Cardiorespiratory fitness, when combined with muscle endurance, strength, body composition, and flexibility makes up the five most crucial components of physical health and fitness. Often referred to as aerobic, endurance, or cardio exercise, cardiorespiratory activities, this form of exercise relies upon the ability of your body to provide yourself with enough oxygen to engage in sustained exercise.

 

When you do regular cardiorespiratory exercise, your lungs, heart, and circulatory system work more effectively to deliver oxygen-rich blood to the muscles of your body. 

There is a wide range of activities you can choose from for this exercise, including biking, running, swimming, dancing, and circuit training. Of course, choosing something that you enjoy will motivate you more effectively to stick to your program. So what are the benefits of good cardiorespiratory fitness?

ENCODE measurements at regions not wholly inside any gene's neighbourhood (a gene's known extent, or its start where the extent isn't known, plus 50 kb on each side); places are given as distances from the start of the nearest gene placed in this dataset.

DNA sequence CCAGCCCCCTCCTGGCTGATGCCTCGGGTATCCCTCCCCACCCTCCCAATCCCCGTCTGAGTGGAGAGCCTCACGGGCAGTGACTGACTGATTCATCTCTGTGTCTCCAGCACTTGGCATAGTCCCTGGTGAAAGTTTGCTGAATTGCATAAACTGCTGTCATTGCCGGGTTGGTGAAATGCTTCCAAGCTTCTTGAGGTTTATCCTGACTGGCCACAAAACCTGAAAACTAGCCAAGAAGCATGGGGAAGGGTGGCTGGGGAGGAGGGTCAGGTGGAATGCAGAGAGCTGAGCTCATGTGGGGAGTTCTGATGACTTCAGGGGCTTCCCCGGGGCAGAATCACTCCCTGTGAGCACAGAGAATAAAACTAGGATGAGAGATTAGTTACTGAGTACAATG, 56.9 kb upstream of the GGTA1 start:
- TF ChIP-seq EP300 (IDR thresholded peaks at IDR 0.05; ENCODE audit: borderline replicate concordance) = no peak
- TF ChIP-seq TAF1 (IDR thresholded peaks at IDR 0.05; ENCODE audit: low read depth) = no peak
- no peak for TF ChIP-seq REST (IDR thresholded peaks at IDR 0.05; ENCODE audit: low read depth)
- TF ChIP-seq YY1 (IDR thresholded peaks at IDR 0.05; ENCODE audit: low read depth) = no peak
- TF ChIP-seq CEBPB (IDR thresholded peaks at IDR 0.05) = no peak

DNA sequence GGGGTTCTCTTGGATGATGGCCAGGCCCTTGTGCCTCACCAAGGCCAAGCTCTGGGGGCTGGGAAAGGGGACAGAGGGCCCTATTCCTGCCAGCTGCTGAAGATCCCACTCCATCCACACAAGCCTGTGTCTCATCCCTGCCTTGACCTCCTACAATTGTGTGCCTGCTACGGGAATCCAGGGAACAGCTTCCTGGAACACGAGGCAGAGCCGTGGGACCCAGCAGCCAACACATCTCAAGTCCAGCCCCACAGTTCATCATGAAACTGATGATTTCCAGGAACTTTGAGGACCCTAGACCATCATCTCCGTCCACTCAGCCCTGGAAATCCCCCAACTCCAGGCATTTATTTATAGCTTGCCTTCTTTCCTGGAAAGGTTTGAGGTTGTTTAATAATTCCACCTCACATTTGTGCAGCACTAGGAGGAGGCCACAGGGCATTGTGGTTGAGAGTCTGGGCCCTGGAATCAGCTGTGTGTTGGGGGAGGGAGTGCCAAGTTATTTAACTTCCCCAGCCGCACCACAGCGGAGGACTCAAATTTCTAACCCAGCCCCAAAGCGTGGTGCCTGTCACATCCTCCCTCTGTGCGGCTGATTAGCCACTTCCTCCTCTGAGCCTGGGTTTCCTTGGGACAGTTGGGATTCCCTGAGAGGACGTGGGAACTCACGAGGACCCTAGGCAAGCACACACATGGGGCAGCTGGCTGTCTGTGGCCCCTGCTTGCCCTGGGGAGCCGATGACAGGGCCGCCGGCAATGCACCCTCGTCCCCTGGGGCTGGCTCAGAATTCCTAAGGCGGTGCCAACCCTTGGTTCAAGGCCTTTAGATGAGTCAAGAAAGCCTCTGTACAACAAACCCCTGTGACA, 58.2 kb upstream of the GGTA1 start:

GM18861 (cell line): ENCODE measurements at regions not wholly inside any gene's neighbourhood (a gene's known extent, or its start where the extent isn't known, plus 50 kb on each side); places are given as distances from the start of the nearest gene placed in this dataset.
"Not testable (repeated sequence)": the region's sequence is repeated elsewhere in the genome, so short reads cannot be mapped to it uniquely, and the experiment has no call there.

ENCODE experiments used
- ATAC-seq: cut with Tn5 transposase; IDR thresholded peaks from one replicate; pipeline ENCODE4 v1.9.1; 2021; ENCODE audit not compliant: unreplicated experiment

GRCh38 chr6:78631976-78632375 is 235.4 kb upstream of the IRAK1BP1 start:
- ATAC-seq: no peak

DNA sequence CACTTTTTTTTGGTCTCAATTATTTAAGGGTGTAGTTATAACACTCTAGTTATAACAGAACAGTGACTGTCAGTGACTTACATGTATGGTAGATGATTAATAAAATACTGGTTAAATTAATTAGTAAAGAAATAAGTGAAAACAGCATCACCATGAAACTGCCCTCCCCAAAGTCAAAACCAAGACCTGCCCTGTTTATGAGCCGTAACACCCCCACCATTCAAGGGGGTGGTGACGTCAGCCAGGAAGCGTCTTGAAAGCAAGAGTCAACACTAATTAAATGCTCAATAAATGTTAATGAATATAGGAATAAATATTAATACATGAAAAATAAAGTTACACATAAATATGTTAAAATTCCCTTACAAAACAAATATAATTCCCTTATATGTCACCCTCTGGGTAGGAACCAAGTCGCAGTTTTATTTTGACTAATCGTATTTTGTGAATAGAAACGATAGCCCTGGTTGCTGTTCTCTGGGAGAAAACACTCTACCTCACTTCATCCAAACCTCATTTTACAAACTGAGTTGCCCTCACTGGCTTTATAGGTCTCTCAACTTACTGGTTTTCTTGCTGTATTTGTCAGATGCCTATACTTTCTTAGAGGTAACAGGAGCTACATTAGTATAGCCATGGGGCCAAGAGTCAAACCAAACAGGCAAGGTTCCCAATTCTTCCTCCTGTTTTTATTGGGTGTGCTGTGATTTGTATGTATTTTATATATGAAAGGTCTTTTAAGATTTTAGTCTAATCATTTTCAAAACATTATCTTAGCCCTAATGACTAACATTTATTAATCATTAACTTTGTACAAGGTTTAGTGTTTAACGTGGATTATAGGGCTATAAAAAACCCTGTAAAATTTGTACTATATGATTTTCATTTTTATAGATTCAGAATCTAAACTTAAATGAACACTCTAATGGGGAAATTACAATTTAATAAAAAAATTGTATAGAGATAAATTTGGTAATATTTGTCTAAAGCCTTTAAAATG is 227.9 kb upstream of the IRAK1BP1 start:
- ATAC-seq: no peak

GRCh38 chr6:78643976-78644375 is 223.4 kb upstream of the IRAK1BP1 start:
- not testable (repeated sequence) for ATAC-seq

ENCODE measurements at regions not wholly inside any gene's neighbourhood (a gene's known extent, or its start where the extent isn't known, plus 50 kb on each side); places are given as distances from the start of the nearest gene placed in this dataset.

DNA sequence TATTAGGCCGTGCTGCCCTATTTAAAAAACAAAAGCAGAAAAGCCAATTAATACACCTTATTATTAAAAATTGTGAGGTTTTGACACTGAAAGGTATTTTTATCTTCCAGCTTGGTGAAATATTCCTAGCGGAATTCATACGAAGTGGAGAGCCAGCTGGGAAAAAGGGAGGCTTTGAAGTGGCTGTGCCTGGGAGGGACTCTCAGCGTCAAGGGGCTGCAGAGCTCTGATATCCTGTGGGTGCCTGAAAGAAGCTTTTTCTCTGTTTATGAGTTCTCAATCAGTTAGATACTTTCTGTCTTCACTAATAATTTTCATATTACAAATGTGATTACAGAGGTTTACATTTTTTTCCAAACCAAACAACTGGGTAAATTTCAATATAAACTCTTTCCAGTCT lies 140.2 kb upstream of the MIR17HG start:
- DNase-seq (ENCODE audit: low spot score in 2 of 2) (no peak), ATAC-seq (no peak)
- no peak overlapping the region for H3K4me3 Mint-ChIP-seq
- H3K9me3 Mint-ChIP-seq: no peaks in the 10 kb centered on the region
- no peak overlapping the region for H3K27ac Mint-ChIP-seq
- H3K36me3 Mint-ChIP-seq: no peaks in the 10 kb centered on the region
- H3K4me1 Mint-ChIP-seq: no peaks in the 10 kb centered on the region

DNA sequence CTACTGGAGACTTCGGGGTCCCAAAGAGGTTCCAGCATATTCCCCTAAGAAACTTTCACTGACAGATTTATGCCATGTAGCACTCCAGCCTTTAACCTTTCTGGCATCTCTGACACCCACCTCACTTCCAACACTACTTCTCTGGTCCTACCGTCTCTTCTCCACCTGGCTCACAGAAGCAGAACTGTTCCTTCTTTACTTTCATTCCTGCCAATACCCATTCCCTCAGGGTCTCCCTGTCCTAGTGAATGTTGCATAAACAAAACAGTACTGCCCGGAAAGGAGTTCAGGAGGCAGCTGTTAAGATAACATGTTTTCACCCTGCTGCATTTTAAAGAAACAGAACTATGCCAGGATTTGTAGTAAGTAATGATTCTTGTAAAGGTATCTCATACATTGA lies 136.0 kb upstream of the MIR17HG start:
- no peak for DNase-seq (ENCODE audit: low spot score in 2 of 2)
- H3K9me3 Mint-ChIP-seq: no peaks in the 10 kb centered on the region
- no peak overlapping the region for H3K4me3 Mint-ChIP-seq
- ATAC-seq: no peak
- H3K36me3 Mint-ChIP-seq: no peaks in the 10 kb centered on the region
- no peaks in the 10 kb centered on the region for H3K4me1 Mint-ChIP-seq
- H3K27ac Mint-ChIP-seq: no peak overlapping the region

Increased Life Span

Even if you’re already at a healthy weight level for your height and age, cardiorespiratory fitness is an essential part of maintaining your overall health. According to studies conducted within the United States, men who had poor levels of cardio fitness were far more likely to die from numerous causes (twice as likely), than those who were cardio-fit.

 

Decreased Risk of Diabetes

Researchers in Michigan published a paper regarding the health benefits of regular cardiorespiratory exercise in a journal for the Mayo clinic. The paper confirmed that a lack of aerobic fitness in individuals can prompt negative changes in the metabolic system that in turn may lead to type 2 diabetes. Experts maintain that by engaging in regular cardiorespiratory activity, you can improve your glucose regulation and insulin sensitivity, thereby reducing your diabetes risk.